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- To: <Aquatic-Plants at actwin_com>
- Subject: Re: KH/GH?
- From: Thomas Barr <tcbiii at earthlink_net>
- Date: Tue, 26 Mar 2002 14:41:03 -0800
- In-Reply-To: <200203262048.g2QKm1c16189 at acme_actwin.com>
- User-Agent: Microsoft-Outlook-Express-Macintosh-Edition/5.02.2022
> : And your KH? GH?
> I only have been checking KH and it depends on the day I check it. After
> a water change, it will be around 4-5. After about a week, it will get
> down to 2-3. I've been able to tell when it is getting down there because
> suddenly my pH plummets. Add in some baking soda, watch the pH climb back
> up and let the controller add CO2 to drive it back down. I'm still
> getting a 'feel' for how often I need to add it but it tends to be about
> every 5 days roughly.
If it's dropping then there's a reason, plants can/will remove the KH if
there's not enough CO2. If your losing this much I would certainly suspect
that issue. A KH of 4 and pH of 6.6 is fine. But if the KH floats
around/drops, something else is likely going on.
> : Do you do weekly water changes? Just do that.
> : Set your Controller for 6.6-6.7 @ a KH of 4.
> I've been doing water changes roughly every other week as it turns out. I
> just lowered the setting on the controller down to 6.85-6.9, will let it
> sit there for a day or two and lower it more. I don't like making major
> changes in my tank if I can help it.
Well, I can tell you this much: it's your CO2.
If your water's KH goes down so is your CO2 content. You don't have enough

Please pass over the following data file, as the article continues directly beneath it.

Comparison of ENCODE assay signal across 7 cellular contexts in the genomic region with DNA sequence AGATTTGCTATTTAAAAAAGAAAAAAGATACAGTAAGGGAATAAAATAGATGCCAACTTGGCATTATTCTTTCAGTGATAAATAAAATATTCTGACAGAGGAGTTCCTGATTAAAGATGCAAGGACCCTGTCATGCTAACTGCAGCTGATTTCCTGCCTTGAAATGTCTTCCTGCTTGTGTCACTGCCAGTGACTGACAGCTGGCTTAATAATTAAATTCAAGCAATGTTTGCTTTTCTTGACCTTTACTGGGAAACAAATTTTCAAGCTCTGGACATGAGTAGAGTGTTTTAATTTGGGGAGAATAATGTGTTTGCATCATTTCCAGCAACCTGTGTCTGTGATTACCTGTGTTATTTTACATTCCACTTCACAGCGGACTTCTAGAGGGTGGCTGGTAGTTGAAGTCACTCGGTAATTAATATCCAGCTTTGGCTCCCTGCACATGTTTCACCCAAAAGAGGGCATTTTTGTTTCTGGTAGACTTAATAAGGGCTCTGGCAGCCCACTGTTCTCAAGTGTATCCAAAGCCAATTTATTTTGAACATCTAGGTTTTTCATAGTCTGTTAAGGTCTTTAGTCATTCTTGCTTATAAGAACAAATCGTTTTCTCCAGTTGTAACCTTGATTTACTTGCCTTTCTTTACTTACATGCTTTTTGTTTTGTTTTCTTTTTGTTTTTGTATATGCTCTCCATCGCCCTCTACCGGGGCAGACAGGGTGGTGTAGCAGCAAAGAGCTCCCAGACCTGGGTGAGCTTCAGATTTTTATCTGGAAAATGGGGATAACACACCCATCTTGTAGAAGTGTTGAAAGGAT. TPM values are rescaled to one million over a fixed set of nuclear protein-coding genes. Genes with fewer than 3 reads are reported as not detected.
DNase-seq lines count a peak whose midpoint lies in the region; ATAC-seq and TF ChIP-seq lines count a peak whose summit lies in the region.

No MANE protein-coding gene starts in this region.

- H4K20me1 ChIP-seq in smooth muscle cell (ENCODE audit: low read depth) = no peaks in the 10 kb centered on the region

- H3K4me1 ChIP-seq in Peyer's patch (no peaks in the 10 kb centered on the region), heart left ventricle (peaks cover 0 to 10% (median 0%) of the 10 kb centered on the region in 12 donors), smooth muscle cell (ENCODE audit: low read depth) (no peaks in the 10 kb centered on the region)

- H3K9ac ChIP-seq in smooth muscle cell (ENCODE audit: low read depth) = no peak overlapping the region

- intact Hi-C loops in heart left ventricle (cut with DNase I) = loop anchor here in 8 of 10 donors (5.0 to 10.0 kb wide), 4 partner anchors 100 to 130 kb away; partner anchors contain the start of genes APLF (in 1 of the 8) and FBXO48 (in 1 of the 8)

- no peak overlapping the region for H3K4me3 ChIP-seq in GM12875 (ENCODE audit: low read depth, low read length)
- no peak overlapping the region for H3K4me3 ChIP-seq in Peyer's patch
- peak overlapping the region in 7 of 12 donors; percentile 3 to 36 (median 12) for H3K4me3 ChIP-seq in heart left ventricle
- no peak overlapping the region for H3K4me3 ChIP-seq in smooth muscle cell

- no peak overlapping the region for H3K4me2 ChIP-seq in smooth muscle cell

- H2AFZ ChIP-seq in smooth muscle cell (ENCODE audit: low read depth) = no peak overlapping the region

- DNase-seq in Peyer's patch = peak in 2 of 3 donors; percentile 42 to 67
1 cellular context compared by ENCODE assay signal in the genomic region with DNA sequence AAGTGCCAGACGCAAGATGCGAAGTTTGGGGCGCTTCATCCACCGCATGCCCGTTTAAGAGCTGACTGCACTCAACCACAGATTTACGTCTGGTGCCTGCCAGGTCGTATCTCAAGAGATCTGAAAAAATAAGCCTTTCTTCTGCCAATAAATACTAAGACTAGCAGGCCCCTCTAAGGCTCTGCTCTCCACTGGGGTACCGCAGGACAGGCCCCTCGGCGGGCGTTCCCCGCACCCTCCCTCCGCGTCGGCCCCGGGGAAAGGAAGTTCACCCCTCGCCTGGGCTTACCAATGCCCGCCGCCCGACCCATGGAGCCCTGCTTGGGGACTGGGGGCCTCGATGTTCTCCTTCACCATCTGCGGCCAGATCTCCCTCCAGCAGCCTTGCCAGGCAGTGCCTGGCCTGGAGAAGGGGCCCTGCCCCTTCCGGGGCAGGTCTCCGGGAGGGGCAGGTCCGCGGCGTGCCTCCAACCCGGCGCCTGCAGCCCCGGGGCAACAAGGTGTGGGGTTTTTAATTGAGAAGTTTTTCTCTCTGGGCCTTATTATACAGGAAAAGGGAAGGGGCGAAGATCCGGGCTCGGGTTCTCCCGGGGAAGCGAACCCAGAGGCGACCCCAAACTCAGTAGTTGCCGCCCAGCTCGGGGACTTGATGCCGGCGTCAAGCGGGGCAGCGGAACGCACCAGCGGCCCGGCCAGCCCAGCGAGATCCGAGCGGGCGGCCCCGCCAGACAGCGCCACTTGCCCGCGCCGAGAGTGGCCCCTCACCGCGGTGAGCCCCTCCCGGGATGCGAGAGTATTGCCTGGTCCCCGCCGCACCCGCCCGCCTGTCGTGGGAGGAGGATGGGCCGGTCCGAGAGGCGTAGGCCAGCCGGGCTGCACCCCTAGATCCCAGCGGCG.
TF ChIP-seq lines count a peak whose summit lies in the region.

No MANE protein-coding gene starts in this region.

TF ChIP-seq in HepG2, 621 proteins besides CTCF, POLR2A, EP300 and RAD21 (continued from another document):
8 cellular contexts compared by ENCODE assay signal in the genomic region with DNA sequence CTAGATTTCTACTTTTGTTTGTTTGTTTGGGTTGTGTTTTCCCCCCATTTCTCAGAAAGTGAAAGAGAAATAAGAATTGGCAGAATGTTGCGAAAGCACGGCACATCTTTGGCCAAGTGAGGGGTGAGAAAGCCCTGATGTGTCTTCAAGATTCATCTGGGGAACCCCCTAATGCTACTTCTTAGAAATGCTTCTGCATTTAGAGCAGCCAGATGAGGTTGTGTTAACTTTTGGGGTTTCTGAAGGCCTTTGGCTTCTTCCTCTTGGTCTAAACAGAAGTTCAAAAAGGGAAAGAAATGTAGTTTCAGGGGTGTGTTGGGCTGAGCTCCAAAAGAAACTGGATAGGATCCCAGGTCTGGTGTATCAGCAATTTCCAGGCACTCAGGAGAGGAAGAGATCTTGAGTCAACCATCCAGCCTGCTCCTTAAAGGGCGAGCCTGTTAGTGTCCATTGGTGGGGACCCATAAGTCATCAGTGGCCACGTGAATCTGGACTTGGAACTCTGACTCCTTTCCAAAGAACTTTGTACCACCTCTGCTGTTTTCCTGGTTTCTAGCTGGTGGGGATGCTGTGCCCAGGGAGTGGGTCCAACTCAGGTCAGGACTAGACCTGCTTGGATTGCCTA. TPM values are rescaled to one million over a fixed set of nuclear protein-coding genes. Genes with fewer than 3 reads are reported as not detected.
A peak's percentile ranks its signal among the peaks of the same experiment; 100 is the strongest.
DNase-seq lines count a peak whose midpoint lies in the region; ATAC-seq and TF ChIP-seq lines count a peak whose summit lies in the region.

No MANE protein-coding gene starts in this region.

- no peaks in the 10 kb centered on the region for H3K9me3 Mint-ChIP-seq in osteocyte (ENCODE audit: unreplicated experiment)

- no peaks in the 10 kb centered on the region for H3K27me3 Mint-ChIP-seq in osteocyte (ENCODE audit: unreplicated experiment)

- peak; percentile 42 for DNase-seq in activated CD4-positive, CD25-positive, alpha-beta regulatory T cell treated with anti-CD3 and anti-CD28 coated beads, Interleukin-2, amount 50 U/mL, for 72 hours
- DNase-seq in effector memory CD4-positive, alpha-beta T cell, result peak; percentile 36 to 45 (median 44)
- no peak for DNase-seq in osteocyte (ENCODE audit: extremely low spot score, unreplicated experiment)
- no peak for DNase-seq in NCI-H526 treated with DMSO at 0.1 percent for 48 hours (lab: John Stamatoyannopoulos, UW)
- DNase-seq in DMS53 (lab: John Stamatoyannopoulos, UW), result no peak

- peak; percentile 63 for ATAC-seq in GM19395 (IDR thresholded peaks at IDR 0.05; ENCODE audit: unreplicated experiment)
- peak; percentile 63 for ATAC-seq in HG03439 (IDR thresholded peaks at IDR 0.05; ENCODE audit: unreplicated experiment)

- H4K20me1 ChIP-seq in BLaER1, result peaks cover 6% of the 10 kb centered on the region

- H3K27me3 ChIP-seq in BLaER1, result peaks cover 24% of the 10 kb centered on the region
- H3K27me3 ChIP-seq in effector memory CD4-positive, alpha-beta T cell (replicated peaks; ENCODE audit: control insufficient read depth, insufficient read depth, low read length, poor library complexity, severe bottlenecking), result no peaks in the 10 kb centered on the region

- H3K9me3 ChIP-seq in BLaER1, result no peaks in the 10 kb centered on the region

CO2 for all that light. A pH of 6.6. Not a pH of 6.9 of 6.85.
If your tank is eating KH, and the KH is dropping down to 2-3 then you'll
have even less CO2 in your tank(if your using a pH controller to keep the pH
the same). So the lower pH is not going to hurt.
If you do weekly 30-50% water changes(they don't hurt), then the KH should
stay pretty stable if you do these two things. They are not hard and your
tank will look and grow better.
> Well, it is trivial for me to add more CO2, working on that now - thanks.
> For the other chemicals, is there any "easy" method to add the proper
> amounts on a routine basis? Is there any "mix" already made that has all
> of the proper chemicals?
Yamato green and other Yamato stuff I think has some but likely not enough
unless you have a good fish load.
Depends on if you have good CO2 first.
Every tank is different so making an all in one is not going to be able to
please everyone. Some folks have lots PO4, some don't, some have high NO3,
some few fish some have a packed tank.
I use 3 dry mixes:
K2SO4 once a week.
KNO3 every 2-3 days
KH2PO4 every 2-3 days
I add my traces every 2-3days.
This takes about 3-5minutes a week and I spend more time feeding my fish
> Once I have everything, what amounts are we talking about here? I figured
> I would add it to my routine when I do water changes but I'm not sure how
> much I will need for this tank.
At that lighting level? Every two to three days is a good amount.
Like I said, I really do not like making
> blind changes so want to understand what I am doing (I can research this)
> and make sure I'm putting in the right amounts.
Well look at the CO2 chart and see where 20-30ppm will put you. See the
ranges that a KH of 4 to 2 or 3 will put you. Set your pH accordingly.
Next ask if a NO3 of 5 to 10ppm is good or not. Etc
> I have some fish in my tank right now that I absolutely love, do not want
> to do anything to jeopardize them, or the health of my plants. I
> absolutely *love* my tank, just wish it was roughly 150gallons larger so I
> had more room to play with and for the plants to grow in to. :)
Healthy plants= healthy fish. It's a nice simple idea that works.
> Thanks again for your help. You, and others on the list, provide a
> valuable resource to those of us that love growing aquatic plants but
> don't have the experience yet.
You'll get there. No need to lose a fish doing it either.